There is No Babysitter
I am wearing a beanie today because I’m feeling tough. What I’m about to say isn’t going to be popular with some people, but I’m feeling up to the task of being disliked for my opinions.
First, a bit of context. Through the power of Facebook, I have reconnected with many of my friends from childhood. Up until my early twenties, I was a born-again Christian. I lost my faith in God when I was excommunicated from the church for having pre-marital sex. Almost all of the people I know from those days are still practicing Christians. I see their requests for prayer, photos from church services and Biblical quotes in my feed all the time. I let these religious posts slide by — aware that by saying how I really feel will bring unnecessary conflict and disagreement.
But it makes me wonder why there is no one from my past who has given up their faith. Is it possible that I am the only one, or are other people tip-toeing around the issue the same way as I have?
One of my friends, George, has bucked the trend. He is an atheist and actively challenges the fairytales he used to believe in. Recently he contacted me to help him write an article for a major atheist website. Talking to him has inspired me to be transparent about my own position on God, the Bible and the institution of the church.
Then the other day, I read about a young Christian woman, barely out of her teens, who was dying from complications following a lung transplant. Although I didn’t know her, my friends did, and they were begging God for a miracle. I have no doubt that if anyone had the ear of God, it was these people. Strong, committed, faithful, righteous, dedicated and sincere. And yet their God sat on his hands, did nothing, and the young woman died. Don’t tell me He wanted her in heaven more than her young husband wanted to watch her grow old with him. That kind of God is a bastard, and I want nothing to do with Him.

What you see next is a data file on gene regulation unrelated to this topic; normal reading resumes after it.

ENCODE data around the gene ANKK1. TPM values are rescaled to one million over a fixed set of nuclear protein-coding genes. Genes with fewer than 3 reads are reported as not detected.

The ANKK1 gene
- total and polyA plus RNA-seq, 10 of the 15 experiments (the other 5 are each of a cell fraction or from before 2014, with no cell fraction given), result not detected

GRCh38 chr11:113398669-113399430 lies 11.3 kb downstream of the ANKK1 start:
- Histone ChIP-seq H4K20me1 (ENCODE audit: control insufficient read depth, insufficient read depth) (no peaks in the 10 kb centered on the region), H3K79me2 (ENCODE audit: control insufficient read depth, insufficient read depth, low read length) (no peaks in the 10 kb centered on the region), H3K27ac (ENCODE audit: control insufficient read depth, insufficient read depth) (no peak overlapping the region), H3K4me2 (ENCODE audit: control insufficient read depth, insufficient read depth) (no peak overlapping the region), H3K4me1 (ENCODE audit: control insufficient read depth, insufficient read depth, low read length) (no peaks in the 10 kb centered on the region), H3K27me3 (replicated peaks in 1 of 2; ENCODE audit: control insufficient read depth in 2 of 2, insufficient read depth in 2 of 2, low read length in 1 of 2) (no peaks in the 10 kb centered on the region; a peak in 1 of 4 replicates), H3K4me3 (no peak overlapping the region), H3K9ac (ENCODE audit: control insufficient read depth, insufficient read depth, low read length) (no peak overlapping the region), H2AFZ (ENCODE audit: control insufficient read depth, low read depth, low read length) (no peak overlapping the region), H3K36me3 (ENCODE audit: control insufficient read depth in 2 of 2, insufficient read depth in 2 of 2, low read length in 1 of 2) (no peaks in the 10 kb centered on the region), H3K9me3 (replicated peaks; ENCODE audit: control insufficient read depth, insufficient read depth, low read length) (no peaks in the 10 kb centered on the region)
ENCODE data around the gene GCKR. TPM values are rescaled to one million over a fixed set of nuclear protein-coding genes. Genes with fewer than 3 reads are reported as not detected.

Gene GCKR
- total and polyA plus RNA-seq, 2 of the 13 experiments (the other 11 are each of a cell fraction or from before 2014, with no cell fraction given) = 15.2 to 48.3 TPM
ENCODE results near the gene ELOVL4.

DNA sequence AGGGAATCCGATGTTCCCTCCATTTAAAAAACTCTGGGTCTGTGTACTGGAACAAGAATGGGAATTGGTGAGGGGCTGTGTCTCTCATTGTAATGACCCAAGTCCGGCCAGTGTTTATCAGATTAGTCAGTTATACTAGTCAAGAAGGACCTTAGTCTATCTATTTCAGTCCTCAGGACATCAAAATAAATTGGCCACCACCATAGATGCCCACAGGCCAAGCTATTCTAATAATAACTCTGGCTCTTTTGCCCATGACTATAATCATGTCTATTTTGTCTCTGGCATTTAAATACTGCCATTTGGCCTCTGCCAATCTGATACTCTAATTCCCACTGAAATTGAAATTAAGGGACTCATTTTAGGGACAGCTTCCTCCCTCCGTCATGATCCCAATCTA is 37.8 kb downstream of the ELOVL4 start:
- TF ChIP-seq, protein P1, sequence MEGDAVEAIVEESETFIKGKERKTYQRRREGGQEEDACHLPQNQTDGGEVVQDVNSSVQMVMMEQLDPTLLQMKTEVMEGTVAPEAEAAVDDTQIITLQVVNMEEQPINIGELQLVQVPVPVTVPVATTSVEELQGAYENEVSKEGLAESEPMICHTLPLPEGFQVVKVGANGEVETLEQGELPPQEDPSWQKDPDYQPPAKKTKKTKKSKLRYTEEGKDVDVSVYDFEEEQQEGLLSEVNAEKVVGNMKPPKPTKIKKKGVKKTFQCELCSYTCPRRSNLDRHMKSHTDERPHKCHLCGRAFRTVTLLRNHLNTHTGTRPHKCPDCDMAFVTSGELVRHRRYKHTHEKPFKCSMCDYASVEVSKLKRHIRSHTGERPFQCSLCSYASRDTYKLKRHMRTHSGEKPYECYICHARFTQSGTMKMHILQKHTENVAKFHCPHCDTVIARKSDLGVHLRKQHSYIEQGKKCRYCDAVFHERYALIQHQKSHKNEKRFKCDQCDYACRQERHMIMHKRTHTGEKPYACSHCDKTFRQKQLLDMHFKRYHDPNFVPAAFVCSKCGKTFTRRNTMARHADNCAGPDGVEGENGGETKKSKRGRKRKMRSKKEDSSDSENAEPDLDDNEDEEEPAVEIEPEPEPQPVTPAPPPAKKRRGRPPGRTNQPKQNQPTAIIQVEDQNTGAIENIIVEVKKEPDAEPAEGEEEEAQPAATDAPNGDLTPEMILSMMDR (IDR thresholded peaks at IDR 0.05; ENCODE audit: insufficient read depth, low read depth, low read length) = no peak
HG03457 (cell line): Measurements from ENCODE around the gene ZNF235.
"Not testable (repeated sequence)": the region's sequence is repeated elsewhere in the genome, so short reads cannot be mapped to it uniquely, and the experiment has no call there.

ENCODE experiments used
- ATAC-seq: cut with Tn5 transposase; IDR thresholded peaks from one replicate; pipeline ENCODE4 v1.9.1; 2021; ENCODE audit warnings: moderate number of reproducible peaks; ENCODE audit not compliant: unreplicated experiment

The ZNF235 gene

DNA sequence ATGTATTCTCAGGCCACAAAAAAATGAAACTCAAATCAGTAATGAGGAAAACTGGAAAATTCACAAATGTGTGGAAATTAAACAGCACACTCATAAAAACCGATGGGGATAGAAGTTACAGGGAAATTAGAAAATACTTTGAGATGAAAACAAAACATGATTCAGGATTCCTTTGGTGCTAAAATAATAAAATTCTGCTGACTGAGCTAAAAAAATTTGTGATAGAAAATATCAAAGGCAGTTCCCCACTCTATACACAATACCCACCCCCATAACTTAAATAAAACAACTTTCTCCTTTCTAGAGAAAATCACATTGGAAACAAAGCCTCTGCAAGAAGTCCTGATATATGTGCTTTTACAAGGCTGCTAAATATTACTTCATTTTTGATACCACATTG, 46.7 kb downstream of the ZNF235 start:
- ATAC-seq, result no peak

I am here to declare that I don’t believe in God, that the Bible is nothing more than a historical narrative, and that the Christian church does more damage than good.
What might be confusing is that in my ‘about me’ speech, I speak about angels. Surely if I believe in angels, then I must believe in God? No, I don’t — for me the two things are completely unrelated. Angels aren’t all-powerful gods who demand worship or else they will punish me (in hell for eternity). There isn’t any old man with a beard in the sky. I feel the swirling eddies of our connected souls and I choose to imagine that mysterious energy as angels. They’re a metaphor, rather than a literal interpretation.
I can’t call myself an atheist because of my belief in this mystical force — but perhaps that force is simply a thing we have yet to find an explanation for, the same way that thunder and lightning once used to be seen as supernatural. I guess I don’t really have it all figured out. But that’s okay. I might not know what is real, but I do know what isn’t.
Pema Chödrön sums it up best ~
Theism is a deep-seated conviction that there’s some hand to hold: if we just do the right things, someone will appreciate us and take care of us.
Nontheism is relaxing with the ambiguity and uncertainty of the present moment without reaching for anything to protect ourselves. Nontheism is finally realizing there is no babysitter you can count on.
― Pema Chödrön
There is no babysitter, my friends. We all have to take care of ourselves, and each other.